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Some Things

by Fred Vogel


               


Fred has been published in Literally Stories, Straylight, Crack the Spine, Clever, Literary Orphans, Unbroken Journal, and elsewhere. He lives in Oregon.


I took out my key and opened the door to my brother's home.

The only item in the foyer was a claw-foot curio with a black Egyptian incense burner in the image of Cleopatra lying on her stomach with outstretched arms. This was my brother's favorite knick-knack. The curio held maps and tour books inside its thin metal-latticed doors.

To the right was the den with the worn blue leather couch, bookended by gray marble tables and turquoise lamps. There was the oft-used fireplace, its mantel lined with my sister-in-law Pat's precious Limoges collection. The built-in bookcases featured biographies and books on wine. A wood rack displayed hundreds of CD's, the artists arranged in alphabetical order. My brother's forty-year old Martin guitar stood upright in its case in the corner, having not been played since Pat's death a year ago. The closet was where they stored their wine.

The kitchen held little interest, except for the vast array of cookbooks. Pat was a wonderful cook. Having dinner and sharing a bottle of wine with them was one of the true pleasures of my existence. The window above the sink overlooked the back yard where Pat had spent her leisure time cultivating the vegetable garden, now nothing more than an overgrown eyesore, as the caterpillars and beetles had moved on to lusher grounds.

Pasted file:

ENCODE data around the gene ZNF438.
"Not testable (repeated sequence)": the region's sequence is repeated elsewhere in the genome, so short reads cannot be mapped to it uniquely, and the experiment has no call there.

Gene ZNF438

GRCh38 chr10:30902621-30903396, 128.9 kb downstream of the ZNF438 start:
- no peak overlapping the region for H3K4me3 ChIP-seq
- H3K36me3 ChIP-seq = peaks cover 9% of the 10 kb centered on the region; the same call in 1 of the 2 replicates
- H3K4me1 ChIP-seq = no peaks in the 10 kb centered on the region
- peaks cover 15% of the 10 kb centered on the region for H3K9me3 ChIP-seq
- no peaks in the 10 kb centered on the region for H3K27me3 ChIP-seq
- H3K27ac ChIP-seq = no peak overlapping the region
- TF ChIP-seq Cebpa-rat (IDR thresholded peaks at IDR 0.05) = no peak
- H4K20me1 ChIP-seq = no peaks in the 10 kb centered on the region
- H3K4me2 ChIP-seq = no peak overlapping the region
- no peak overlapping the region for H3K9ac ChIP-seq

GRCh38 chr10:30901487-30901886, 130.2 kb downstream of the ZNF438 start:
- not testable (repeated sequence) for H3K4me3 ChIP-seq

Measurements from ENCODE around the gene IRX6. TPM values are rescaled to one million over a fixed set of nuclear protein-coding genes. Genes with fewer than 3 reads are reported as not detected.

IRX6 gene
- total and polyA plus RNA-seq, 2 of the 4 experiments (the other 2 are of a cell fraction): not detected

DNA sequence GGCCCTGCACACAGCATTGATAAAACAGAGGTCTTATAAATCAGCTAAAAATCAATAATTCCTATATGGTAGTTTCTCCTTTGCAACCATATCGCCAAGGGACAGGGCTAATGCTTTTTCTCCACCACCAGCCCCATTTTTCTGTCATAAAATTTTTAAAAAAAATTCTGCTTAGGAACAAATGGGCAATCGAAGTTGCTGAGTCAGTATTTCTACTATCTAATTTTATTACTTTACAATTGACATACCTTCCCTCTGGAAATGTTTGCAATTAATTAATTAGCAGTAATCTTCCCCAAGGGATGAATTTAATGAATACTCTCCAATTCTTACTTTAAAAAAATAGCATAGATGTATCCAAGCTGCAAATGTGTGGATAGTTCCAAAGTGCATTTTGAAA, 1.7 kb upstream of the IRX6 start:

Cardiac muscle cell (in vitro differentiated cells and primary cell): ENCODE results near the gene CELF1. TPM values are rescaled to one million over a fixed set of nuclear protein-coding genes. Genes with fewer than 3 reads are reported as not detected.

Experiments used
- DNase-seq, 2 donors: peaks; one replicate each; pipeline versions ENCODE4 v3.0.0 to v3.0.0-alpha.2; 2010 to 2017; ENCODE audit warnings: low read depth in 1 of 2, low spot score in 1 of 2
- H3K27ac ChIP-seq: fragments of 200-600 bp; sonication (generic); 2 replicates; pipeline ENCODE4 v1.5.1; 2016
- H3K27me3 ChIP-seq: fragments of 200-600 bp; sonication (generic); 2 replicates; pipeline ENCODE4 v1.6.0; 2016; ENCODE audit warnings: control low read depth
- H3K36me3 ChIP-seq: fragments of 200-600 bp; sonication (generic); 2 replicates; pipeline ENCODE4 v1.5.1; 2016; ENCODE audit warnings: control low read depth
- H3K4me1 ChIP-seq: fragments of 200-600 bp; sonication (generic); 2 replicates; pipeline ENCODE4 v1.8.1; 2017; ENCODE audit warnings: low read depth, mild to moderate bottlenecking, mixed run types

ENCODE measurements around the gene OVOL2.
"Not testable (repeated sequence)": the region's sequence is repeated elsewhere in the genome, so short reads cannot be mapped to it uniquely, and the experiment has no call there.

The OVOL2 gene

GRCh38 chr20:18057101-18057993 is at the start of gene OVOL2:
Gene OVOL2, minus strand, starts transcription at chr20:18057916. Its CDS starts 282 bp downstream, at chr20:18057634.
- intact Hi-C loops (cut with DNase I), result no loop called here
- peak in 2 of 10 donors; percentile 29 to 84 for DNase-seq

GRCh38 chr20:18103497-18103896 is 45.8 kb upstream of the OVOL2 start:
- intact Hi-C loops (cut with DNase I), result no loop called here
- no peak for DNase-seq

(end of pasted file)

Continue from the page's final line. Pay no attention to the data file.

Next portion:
I wandered into the living room and settled into my brother's favorite chair. This was where they had listened to music and discussed the state of the world.

As I climbed the stairs, the memory of his panicked call hit me like an unexpected slap. It was the morning he had awoken to her lifeless body next to his. His wife, such a lovely sweetheart of a woman. If truth be told, I was in love with her as well. I don't think either of them knew. I did my best to keep it secret.

In my brother's writing room were more book cases, lined with books on political satire, poetry, baseball, science fiction, and fly fishing. There were photos of their trips to Florence, Paris, and the Napa Valley. There was a black and white of the small marlin my brother had caught off the Gulf of Mexico when he was but eleven. There was the antique desk where he had written a majority of his screenplays.

With trepidation, I entered the bedroom. This was where the two had slept, made love, and died.

It had been a torturous year for my brother, a burden he found impossible to bear. I sat on the side of the bed where he had fallen forever asleep and assured him that what he did was both understandable and forgivable. I told him I loved him and eased my way back down the stairs.

I boxed up the wine and put it in my car. I went back inside, retrieved the Martin and Cleopatra, and headed home. There are some things that are just too precious to leave behind.


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